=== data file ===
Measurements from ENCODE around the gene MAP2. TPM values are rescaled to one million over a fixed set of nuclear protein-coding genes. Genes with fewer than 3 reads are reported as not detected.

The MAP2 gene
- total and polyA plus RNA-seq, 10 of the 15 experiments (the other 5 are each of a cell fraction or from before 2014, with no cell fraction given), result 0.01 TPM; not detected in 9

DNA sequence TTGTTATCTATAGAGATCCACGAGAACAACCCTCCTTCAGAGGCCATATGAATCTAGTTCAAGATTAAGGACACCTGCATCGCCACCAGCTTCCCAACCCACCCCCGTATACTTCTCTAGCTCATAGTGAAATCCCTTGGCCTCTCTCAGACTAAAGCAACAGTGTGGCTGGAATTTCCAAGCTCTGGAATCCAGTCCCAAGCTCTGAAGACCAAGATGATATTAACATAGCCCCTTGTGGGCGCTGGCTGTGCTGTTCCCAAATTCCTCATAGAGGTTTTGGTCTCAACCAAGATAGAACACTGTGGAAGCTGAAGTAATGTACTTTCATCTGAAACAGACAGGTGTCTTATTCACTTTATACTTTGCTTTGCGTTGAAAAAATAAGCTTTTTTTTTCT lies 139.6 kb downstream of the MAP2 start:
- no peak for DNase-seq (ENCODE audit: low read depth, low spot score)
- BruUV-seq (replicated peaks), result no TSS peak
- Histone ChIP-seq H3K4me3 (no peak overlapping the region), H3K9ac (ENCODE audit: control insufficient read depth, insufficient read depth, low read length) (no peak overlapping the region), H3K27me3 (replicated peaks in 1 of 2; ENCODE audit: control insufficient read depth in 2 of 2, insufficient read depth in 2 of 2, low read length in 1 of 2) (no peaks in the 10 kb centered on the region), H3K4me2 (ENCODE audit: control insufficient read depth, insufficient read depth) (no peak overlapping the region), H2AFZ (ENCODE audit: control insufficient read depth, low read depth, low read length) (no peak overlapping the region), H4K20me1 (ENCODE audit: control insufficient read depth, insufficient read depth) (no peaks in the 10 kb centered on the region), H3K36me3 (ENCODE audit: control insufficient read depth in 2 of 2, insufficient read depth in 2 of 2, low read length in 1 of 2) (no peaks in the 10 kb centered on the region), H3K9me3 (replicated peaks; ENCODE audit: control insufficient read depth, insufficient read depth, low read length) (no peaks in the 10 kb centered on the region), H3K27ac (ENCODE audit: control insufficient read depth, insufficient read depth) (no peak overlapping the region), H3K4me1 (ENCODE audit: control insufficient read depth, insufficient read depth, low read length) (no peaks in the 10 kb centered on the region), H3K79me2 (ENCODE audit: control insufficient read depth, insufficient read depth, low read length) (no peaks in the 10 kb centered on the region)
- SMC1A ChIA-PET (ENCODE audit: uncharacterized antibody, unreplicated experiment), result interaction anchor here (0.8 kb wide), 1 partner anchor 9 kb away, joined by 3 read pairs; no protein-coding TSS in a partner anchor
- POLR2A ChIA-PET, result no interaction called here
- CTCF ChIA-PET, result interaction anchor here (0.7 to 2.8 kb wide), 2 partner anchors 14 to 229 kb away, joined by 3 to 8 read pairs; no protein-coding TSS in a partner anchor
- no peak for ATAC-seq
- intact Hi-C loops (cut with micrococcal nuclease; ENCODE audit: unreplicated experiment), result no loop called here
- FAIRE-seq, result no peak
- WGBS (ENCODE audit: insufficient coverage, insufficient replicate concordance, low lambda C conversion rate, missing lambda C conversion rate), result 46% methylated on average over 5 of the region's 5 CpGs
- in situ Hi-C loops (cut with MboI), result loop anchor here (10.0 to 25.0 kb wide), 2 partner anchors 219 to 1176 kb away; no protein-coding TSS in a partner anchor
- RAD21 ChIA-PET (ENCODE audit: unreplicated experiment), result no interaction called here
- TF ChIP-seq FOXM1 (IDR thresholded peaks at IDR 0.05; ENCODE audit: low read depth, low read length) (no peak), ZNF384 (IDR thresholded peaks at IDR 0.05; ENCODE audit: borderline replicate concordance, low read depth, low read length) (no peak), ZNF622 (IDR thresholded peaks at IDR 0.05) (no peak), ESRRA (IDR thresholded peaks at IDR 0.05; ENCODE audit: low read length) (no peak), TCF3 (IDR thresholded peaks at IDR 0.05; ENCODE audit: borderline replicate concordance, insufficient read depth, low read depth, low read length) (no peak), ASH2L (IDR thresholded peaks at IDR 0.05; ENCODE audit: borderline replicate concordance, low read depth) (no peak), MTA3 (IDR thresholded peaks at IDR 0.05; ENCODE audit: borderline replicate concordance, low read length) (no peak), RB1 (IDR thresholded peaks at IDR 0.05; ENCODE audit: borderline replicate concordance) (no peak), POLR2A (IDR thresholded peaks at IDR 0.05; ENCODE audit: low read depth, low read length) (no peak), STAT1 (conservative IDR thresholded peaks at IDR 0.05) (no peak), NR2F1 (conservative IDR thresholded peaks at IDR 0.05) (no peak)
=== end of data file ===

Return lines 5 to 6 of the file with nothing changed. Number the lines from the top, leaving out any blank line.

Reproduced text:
- no peak for DNase-seq (ENCODE audit: low read depth, low spot score)
- BruUV-seq (replicated peaks), result no TSS peak